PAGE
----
Discussions will follow internationally themed performances across the city for the next several weeks as part of the lab’s inaugural CrossCurrents festival, starting April 4 with a two-night stand of Phantom Limb’s “Falling Out” at the Kennedy Center — an experimental work about the tsunami and nuclear disaster in Fukushima, Japan. Other tentpoles include free performances on the Georgetown campus by singer-writer Somi, who will excerpt her anticipated jazz opera “Dreaming Zenzile,” about South African singer-activist Miriam Makeba.
CrossCurrents marks an expansion of the seven-year-old lab’s mission, which Schneider describes as seeking an intersection where politics can be informed by art. Schneider says she remains impressed by the effectiveness of American cultural diplomacy during the Cold War, and that during her time in The Hague she saw how performance opens up viewpoints on critical issues.
“The United States is quite unusual in the world in the degree to which we tend to keep culture and politics separate,” says Schneider, whose biographical slash line includes art historian. “The lab tries to leverage the local voices of artists in other parts of the world who are expressing a narrative that’s different from what’s coming out from the government, who express the aspirations of the people. This leads, at the very least, to a deeper understanding of the region.”
The Nigerian poet-dramatist Soyinka, now 84, will appear alongside Nigeria’s Renegade Theatre and the drama “The Chibok Girls: Our Story,” which chronicles the 2014 kidnapping of 214 schoolgirls by Boko Haram. Renegade continues to update the “testimonial theater” to stay abreast of events.
“This is still an unfolding drama,” lab co-director Derek Goldman says of “Chibok Girls.” “It’s not in the past tense.”
“Chibok Girls” is written and directed by Wole Oguntokun, a former lawyer whose early theatrical work in Nigeria included a political satire called “Who’s Afraid of Wole Soyinka?” Soyinka has penned a new long-form poem about another mass kidnapping of schoolgirls, this one in 2018. “A Humanist Ode for Chibok, Leah” gets its first public readings at Georgetown in May.
“I had no idea all that would come together,” Goldman says.
The lab’s programming attracted a fellow traveler in “Reading Lolita in Tehran” author Azar Nafisi, whose 2014 nonfiction work “The Republic of Imagination” inspired a new collection of resistant writing offered in partnership with Woolly Mammoth Theatre. The free event April 15 at Woolly features selections by Nafisi, Soyinka, James Baldwin and more, with “Noura” writer-performer Heather Raffo and former Woolly artistic director Howard Shalwitz among the actors handling the readings.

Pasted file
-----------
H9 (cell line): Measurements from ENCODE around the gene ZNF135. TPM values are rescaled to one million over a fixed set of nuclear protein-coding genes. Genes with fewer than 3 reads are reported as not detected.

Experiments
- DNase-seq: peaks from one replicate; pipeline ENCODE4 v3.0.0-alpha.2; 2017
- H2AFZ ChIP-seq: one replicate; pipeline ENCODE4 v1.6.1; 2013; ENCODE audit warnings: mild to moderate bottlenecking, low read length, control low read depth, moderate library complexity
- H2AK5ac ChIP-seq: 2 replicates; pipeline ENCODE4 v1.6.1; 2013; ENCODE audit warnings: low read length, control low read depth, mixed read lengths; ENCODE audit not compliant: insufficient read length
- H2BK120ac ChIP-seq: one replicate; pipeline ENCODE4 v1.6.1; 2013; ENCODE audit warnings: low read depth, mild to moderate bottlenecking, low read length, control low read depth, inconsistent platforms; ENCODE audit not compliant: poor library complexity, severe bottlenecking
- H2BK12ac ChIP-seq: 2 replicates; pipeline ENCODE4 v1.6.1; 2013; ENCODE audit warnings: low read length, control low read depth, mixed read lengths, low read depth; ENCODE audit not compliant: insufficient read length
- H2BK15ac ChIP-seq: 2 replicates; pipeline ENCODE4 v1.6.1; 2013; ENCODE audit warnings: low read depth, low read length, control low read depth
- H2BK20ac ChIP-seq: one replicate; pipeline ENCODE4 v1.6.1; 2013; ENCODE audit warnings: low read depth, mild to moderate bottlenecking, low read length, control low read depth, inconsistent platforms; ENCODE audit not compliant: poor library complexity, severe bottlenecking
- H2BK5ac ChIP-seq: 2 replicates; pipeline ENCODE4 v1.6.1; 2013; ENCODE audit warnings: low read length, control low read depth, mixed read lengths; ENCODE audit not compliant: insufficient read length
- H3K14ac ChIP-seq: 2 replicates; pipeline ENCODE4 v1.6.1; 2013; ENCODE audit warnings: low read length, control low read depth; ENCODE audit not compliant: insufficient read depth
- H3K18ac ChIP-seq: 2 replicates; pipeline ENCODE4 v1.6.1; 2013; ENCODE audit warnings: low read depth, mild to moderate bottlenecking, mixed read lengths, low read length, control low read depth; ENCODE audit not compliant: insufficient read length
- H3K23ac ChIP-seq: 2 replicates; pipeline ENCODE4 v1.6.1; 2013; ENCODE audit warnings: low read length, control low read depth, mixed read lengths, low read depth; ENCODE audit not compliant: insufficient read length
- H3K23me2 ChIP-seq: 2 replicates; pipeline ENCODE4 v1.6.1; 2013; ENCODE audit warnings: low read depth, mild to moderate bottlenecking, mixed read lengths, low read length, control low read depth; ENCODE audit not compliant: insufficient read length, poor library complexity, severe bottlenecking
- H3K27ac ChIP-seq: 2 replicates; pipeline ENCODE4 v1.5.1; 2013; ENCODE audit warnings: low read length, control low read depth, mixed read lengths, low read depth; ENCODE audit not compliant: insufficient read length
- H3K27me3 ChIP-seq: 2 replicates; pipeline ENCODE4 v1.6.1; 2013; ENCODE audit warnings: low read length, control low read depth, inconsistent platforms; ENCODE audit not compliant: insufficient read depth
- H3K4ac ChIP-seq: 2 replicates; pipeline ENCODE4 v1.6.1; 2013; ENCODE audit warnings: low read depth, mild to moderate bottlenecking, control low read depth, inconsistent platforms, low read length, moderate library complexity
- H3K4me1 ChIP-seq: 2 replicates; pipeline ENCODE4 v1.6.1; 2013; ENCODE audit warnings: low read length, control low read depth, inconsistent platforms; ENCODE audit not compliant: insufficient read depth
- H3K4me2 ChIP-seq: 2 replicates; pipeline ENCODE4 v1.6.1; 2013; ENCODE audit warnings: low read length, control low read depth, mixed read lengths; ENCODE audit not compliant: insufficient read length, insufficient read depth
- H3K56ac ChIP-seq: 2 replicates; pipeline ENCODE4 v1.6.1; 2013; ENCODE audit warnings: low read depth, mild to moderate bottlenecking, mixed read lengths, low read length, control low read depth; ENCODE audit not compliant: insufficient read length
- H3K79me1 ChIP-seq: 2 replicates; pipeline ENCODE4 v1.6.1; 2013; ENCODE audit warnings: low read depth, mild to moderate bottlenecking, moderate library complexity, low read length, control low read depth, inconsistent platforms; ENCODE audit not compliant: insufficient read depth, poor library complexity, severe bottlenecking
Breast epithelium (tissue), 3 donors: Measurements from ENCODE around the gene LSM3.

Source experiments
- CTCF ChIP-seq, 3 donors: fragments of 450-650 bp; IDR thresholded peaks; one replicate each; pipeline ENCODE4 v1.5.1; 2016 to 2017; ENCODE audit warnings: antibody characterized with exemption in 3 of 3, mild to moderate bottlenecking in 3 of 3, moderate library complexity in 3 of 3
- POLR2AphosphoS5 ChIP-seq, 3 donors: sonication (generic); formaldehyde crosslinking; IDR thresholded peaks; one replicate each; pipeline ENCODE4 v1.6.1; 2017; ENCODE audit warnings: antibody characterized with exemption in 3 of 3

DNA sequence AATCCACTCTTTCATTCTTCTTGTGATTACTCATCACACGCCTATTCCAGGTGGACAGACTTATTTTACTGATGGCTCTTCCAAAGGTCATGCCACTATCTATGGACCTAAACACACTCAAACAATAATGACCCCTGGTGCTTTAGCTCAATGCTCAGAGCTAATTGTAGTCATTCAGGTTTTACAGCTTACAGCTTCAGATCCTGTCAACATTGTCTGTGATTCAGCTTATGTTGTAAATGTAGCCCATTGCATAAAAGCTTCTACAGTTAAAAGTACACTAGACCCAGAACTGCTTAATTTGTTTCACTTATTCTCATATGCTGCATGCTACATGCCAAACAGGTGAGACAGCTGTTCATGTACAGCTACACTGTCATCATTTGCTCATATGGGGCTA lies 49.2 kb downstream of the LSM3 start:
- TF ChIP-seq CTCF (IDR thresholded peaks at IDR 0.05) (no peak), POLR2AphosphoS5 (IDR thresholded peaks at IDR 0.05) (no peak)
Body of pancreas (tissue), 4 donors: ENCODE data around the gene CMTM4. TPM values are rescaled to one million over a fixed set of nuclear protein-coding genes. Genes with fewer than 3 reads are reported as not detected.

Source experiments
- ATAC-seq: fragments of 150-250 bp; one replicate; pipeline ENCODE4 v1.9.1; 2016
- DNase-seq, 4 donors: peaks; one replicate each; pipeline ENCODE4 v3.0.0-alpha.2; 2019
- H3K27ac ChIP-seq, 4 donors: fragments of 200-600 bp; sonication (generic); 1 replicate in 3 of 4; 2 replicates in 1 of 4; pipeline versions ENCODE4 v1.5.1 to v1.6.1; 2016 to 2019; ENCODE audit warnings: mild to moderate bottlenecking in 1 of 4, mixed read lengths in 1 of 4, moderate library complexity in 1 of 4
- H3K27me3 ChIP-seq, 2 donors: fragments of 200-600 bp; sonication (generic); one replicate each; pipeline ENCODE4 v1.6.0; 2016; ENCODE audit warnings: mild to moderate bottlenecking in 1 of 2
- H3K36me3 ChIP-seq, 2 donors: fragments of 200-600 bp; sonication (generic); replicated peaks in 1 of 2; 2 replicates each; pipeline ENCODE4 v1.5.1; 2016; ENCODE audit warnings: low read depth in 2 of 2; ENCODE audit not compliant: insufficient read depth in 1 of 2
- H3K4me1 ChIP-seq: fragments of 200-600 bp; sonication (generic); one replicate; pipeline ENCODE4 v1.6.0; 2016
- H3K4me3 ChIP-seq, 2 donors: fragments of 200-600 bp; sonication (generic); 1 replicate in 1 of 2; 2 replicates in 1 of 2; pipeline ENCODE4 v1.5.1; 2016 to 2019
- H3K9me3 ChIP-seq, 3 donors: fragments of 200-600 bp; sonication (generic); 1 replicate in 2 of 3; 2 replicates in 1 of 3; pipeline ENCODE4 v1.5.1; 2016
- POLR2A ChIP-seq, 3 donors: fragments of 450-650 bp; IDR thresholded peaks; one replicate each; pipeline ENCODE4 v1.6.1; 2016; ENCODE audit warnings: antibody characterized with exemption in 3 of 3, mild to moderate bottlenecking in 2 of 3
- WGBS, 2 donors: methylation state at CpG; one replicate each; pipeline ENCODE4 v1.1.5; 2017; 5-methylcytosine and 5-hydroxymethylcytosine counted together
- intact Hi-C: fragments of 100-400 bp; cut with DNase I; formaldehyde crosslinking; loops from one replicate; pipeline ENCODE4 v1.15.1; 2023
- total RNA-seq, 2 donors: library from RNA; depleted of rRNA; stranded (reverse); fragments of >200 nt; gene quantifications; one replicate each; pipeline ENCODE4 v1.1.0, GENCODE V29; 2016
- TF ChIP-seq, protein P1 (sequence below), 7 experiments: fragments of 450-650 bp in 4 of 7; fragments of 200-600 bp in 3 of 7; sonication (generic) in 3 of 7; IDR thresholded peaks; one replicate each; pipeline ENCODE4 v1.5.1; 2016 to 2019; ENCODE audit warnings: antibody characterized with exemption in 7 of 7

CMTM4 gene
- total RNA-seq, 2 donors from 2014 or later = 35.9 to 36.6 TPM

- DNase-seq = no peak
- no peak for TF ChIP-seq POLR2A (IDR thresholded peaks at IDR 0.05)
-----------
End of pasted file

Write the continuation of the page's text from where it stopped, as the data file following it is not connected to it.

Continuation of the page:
“She’s talking about the power of literature,” Goldman says of the collection he curated with Nafisi. “And it felt to me like the arguments resonated with the way theater was operating in places I was visiting around the world.” The centuries-old tradition of repression and censorship, Goldman says, indicates that “government gets the power of art that artists don’t always understand.”
The step toward theater feels risky to Nafisi, but only slightly; she describes growing up in Iran and hearing poetry performed in coffee shops. “Stories were made to be told,” Nafisi says. “There’s a sort of magic in mixing written and oral traditions.”
Jumbling forms is part of Goldman’s goal as the festival presents work that includes the marionette-multimedia-butoh mash-up of “Falling Out” (which is also part of the Kennedy Center’s Direct Current festival) and the immigration-gentrification song cycle of Somi’s “Petite Afrique.” “Chibok Girls” will be performed during the festival’s final three-day event in May called “The Gathering,” with artists from more than 40 countries on hand, and Goldman wants “The Gathering” — where Albright will be among the participants — to be less a parade of academic panels than “a catalyst for new relationships and collaborations.” The sessions will be live-streamed; Schneider emphasizes that the festival, which the lab hopes to renew every two years, is not designed to be a hothouse. Forging a broader base for art and politics is the goal.
She uses the Egyptian revolution to illustrate. “Many people were taken by surprise,” Schneider says of the 2011 uprising. “But the discontent was evident in movies and novels. That’s a very different image than you get from a dictatorship that’s lasted for 30 years. That’s what we do: try to bring to light the narratives that give insight to what people on the ground are thinking and hoping.”
CORRECTION: An earlier version of this story misspelled former Secretary of State Madeleine Albright’s first name. This version has been updated.